[3] http://www.sciencedirect.com/science?_ob=ArticleURL&_udi=B6VRT-4MW9818-S&_user=10&_coverDate=01%2F23%2F2007&_rdoc=1&_fmt=&_orig=search&_sort=d&view=c&_acct=C000050221&_version=1&_urlVersion=0&_userid=10&md5=e8ac3ef7bd676cefe2224bfb27bf5f65 Sumner, Seirian, Lucas, Eric, Baker, Jessie & Isaac, Nick (2006); ‘Radio-Tagging Technology Reveals Extreme Nest-Drifting Behavior in a Eusocial Insect’; Current Biology, Volume 17, Issue 2, 23 January 2007, Pages 140-145
See also: 
http://mrtmag.com/mag/radio_rfid_tags_used/ Roberts, Mary Rose (2007); ‘RFID tags used to study wasps’; 1 April 2007, 12:00pm
http://news.bbc.co.uk/1/hi/sci/tech/6291429.stm BBC (2007); ‘Radio tags track wasp behaviour’; BBC News, 24 January 2007, 01:26 GMT 
[4] http://www.rfidjournal.com/forum/message/1692/ James, David (2007); ‘Insect dispersal studies’; RFID Journal; 12 April 2007
[5] http://techon.nikkeibp.co.jp/english/NEWS_EN/20070220/127959/ Nozawa, Tetsuo (Nikkei Electronics) (2007); ‘Hitachi Achieves 0.05-mm Square Super Micro RFID Tag, ‘Further Size Reductions in Mind’; 20 February 2007, 18:29
[6] http://www.freepatentsonline.com/20050225331.html  ‘Operating and evaluation circuit of an insect sensor’; United States Patent 20050225331; Free Patents Online

White Wonders

White Moths
White Moths of White Sands National Monument [Alamogordo Daily News]

I spotted this article, ‘On the trail of new species’ in the town newspaper the Alamogordo News. It reminded me of the classic example for understanding Darwin’s Theory of Evolution whereby during the industrial revolution those moths that weren’t black (or the same colour of the chimney stacks to be precise) were eaten by predators and the others survived to breed.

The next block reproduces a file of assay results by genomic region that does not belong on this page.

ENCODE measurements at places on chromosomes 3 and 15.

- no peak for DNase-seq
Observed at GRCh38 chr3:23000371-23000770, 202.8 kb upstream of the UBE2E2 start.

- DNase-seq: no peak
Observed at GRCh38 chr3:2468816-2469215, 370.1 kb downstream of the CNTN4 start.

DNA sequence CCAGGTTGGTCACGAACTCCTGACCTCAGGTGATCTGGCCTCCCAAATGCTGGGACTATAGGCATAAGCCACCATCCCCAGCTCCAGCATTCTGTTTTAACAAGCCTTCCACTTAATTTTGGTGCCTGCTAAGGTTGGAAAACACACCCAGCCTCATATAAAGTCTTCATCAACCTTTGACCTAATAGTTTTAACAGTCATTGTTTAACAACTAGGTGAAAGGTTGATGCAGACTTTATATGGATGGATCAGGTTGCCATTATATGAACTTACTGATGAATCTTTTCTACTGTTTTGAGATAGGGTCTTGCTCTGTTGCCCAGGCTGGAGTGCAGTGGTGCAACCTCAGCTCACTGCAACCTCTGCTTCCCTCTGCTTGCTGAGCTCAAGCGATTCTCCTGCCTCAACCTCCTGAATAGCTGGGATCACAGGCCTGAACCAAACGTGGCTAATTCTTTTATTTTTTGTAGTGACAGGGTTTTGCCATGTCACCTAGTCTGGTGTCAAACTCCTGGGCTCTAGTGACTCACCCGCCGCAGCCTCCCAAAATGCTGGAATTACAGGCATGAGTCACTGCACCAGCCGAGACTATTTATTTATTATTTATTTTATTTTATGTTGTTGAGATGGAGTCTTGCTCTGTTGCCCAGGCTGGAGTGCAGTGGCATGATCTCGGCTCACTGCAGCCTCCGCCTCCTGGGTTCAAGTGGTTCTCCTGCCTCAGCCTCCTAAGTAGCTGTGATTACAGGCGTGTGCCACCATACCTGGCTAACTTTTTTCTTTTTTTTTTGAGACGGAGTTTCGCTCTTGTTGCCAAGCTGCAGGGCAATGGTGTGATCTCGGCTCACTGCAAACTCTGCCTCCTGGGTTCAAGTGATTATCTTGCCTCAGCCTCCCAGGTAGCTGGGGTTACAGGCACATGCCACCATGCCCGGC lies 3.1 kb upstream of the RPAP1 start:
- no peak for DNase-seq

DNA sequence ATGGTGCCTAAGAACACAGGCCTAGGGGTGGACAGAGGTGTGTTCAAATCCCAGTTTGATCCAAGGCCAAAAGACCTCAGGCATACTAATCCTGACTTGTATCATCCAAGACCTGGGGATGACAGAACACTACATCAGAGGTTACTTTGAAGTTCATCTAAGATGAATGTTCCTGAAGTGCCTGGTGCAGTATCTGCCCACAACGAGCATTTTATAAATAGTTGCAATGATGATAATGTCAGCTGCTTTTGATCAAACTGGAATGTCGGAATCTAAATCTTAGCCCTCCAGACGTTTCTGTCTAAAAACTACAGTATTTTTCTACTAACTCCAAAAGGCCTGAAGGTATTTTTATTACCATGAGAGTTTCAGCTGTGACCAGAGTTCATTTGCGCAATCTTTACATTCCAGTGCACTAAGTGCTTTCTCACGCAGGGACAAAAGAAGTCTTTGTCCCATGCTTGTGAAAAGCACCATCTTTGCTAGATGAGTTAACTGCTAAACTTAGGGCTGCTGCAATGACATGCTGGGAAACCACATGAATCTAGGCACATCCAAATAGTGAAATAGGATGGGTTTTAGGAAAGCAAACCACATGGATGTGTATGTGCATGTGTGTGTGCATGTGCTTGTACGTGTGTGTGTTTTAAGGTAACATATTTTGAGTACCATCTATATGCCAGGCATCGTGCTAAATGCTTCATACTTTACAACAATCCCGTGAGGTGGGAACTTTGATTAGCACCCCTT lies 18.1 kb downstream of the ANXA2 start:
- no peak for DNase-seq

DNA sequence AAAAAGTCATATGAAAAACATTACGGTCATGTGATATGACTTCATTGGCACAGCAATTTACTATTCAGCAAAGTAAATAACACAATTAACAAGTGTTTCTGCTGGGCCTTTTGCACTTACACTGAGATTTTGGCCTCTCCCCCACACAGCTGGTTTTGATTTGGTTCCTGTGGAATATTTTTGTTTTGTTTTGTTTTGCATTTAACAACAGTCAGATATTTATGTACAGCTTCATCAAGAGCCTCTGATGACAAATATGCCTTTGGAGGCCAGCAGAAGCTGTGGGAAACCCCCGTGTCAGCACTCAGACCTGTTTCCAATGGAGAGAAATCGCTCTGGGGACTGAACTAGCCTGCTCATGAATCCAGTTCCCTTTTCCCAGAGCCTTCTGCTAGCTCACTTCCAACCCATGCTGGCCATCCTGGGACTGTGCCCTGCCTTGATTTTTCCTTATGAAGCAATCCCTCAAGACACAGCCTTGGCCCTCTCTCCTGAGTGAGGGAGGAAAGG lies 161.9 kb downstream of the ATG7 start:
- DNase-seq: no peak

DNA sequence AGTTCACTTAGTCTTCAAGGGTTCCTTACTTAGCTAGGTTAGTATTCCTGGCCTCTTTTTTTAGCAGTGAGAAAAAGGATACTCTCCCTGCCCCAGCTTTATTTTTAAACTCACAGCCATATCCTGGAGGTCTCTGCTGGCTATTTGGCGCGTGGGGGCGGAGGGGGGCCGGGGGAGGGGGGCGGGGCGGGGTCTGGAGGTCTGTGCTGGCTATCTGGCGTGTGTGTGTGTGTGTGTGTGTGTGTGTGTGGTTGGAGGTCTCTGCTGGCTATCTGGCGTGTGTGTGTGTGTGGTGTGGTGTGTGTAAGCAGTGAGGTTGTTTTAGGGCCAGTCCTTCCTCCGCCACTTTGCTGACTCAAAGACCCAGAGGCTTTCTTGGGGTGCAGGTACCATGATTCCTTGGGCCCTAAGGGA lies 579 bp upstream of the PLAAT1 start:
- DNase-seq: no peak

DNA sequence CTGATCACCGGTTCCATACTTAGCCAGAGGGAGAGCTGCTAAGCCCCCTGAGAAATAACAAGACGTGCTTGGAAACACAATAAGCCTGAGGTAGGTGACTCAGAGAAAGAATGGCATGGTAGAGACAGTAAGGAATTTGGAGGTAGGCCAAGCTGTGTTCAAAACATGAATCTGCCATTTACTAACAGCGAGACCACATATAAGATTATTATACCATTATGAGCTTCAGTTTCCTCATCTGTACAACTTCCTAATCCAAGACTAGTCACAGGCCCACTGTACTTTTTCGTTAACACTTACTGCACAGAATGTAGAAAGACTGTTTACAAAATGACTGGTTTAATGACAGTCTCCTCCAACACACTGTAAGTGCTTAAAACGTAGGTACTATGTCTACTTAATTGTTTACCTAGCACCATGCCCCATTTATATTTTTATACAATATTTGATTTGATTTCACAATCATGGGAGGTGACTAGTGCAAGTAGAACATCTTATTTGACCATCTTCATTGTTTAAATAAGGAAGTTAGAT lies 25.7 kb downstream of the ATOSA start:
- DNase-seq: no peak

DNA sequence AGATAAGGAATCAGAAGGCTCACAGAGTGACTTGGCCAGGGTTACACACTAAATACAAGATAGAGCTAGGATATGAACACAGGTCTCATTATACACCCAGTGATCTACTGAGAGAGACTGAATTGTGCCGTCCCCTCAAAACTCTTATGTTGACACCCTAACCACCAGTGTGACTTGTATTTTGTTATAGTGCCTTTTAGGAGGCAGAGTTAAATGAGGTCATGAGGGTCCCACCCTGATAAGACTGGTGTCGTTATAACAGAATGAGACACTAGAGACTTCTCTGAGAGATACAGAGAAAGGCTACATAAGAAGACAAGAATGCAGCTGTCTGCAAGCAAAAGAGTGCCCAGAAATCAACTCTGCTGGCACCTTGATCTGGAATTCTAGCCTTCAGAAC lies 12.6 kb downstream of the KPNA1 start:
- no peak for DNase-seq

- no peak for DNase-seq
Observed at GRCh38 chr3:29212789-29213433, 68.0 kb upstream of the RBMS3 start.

This story is of new discoveries in the White Sands National Monument, New Mexico, USA.  It’s the same example except reversed, i.e. not black but white.

Tick Anatomy

Ixodes ricinus
 [André Karwath]

I have become fascinated with tick anatomy mainly due to the ‘Tick Identification Key‘ website provided by the University of Lincoln, UK. There are a number of new terms I have come across and so I felt that writing them down here will, at least, work someway towards remembering them.

Basis capituli Attaches head to body can be various shapes, such as rectangular or hexagonal. Usually comprises porose areas like eyes.
Capitulum Head or mouthpart of the tick made up of palpi and three segments or articles.
(Palpi Part of mouthpart made up of four segments.)
Coxa Base of the legs, attachment to body.
Festoons Festoons Wrinkles located at the bottom of the back.
Haller’s organ Sensory structure sensitive to humidity and odours situated at the tip of the first tarsus of the first walking leg.